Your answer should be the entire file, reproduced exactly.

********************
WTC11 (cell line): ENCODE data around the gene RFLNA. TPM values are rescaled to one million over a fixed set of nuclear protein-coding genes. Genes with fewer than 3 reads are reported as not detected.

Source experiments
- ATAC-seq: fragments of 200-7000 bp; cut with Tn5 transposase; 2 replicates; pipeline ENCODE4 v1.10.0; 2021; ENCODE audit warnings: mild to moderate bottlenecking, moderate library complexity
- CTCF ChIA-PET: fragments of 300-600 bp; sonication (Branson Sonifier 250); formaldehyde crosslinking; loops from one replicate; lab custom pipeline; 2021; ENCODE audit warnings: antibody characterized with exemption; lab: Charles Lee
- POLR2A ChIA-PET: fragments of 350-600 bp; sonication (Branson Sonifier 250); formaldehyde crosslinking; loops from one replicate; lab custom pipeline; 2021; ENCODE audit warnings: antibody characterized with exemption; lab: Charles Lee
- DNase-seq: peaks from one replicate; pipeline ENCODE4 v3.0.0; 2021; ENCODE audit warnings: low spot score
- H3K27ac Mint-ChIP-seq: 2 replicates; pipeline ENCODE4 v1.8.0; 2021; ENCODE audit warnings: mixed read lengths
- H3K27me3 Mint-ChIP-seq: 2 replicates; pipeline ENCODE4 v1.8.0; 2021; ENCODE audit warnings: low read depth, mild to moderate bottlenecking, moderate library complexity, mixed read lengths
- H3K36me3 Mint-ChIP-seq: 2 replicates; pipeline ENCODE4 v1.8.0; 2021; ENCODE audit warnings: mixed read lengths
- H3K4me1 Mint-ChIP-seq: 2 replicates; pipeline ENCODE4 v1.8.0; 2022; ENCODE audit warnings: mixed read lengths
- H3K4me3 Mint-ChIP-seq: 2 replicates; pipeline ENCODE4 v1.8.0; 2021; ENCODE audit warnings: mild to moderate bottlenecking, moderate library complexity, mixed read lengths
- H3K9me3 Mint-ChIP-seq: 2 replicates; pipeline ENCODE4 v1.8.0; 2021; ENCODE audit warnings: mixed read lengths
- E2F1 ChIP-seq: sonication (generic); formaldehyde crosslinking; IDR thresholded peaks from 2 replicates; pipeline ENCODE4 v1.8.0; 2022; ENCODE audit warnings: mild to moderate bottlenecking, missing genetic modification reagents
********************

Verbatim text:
WTC11 (cell line): ENCODE data around the gene RFLNA. TPM values are rescaled to one million over a fixed set of nuclear protein-coding genes. Genes with fewer than 3 reads are reported as not detected.

Source experiments
- ATAC-seq: fragments of 200-7000 bp; cut with Tn5 transposase; 2 replicates; pipeline ENCODE4 v1.10.0; 2021; ENCODE audit warnings: mild to moderate bottlenecking, moderate library complexity
- CTCF ChIA-PET: fragments of 300-600 bp; sonication (Branson Sonifier 250); formaldehyde crosslinking; loops from one replicate; lab custom pipeline; 2021; ENCODE audit warnings: antibody characterized with exemption; lab: Charles Lee
- POLR2A ChIA-PET: fragments of 350-600 bp; sonication (Branson Sonifier 250); formaldehyde crosslinking; loops from one replicate; lab custom pipeline; 2021; ENCODE audit warnings: antibody characterized with exemption; lab: Charles Lee
- DNase-seq: peaks from one replicate; pipeline ENCODE4 v3.0.0; 2021; ENCODE audit warnings: low spot score
- H3K27ac Mint-ChIP-seq: 2 replicates; pipeline ENCODE4 v1.8.0; 2021; ENCODE audit warnings: mixed read lengths
- H3K27me3 Mint-ChIP-seq: 2 replicates; pipeline ENCODE4 v1.8.0; 2021; ENCODE audit warnings: low read depth, mild to moderate bottlenecking, moderate library complexity, mixed read lengths
- H3K36me3 Mint-ChIP-seq: 2 replicates; pipeline ENCODE4 v1.8.0; 2021; ENCODE audit warnings: mixed read lengths
- H3K4me1 Mint-ChIP-seq: 2 replicates; pipeline ENCODE4 v1.8.0; 2022; ENCODE audit warnings: mixed read lengths
- H3K4me3 Mint-ChIP-seq: 2 replicates; pipeline ENCODE4 v1.8.0; 2021; ENCODE audit warnings: mild to moderate bottlenecking, moderate library complexity, mixed read lengths
- H3K9me3 Mint-ChIP-seq: 2 replicates; pipeline ENCODE4 v1.8.0; 2021; ENCODE audit warnings: mixed read lengths
- E2F1 ChIP-seq: sonication (generic); formaldehyde crosslinking; IDR thresholded peaks from 2 replicates; pipeline ENCODE4 v1.8.0; 2022; ENCODE audit warnings: mild to moderate bottlenecking, missing genetic modification reagents